Venezuela Stalemate Shows Shaky Future for Chavismo
After Hugo Chavez's anointed heir secured a razor-thin victor in Venezuela's presidential election on Sunday, one analyst questioned how much longer the socialist policies associated with the Chavez regime will survive.
Chavez's former vice-president and foreign minister, Nicolas Maduro, secured 50.66 percent of the vote with a 200,000 vote margin, while center-right opposition candidate Henrique Capriles won 49.07 percent. Capriles vowed not to recognize Maduro's victory and called for a recount on Sunday night, alleging irregularities at some polling stations.
Kathryn Rooney Vera, senior market strategist at Bulltick Capital, told CNBC the result boded ill for the future of Chavismo.
"The Chavista candidate had basically the unlimited resources of the state and the media and he still was only able to squeak out a win," said Vera. "The opposition really, I think, won in the sense that they remained extremely relevant. I think this opens up the door for real change in economic policy in Venezuela down the line."
Many attribute Chavez's success in implementing radical reforms and economic policies to his overwhelming charisma. James Lockhart-Smith, head of Latin America at independent research firm said Maduro, a former bus driver and bodyguard, lacks Chavez's appeal.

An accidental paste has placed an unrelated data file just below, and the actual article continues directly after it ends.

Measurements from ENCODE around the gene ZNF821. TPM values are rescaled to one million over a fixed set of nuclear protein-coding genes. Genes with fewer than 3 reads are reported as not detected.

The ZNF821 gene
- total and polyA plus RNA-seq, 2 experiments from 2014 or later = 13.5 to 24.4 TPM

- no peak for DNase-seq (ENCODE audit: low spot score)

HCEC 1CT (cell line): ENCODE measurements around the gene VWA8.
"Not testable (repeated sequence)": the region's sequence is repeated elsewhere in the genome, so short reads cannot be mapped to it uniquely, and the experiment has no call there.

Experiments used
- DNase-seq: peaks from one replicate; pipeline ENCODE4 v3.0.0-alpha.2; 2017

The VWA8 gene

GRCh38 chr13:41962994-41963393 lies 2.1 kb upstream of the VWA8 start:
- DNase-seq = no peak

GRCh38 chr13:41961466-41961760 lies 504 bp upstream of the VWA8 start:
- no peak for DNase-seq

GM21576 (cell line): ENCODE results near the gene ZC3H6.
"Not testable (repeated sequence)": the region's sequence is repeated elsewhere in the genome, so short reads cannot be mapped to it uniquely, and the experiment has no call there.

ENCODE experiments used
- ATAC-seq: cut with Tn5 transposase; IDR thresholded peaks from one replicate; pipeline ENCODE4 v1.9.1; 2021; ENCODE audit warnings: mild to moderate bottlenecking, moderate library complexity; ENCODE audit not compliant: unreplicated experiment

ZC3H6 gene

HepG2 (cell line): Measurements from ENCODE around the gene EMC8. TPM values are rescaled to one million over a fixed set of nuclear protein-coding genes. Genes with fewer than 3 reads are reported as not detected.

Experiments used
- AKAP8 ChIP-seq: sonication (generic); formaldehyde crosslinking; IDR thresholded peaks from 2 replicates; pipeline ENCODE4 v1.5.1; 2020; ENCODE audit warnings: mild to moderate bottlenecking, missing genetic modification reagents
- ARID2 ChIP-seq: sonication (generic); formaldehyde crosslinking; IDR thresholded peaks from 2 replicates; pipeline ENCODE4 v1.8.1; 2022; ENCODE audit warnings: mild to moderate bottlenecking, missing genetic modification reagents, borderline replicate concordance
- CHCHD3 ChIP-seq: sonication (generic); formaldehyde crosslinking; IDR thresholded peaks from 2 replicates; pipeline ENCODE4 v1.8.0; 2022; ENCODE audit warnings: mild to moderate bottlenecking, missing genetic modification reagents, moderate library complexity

(View More: No Vote Recount in Venezuela: Analyst)
"His appeal to the people consists mostly of that he was very close to Chavez and he was a good foreign minister. He is seen a solid pair of hands, but there is no way he has the same charisma. He's been trying to sort of replicate that through all sorts of tricks, but if anything that's emphasized the difference," Lockhart-Smith told CNBC.
Even if Maduro wins in a vote recount, he faces an uphill battle to combat Venezuela's economic woes. Inflation runs at 20 percent - the highest in Latin America – and the government's currency devaluation in February failed to fix a shortage of U.S. dollars needed to pay for imports, in a country that is heavily import-dependent. This has led to food shortages across Venezuela, with the country's farms struggling to make up the difference. Meanwhile, oil production has stagnated to around 3 million barrels per day.
"The situation in Venezuela is dire and something must change. Maduro is going to have to move pragmatically, just for his own survivability," Rooney Vera said.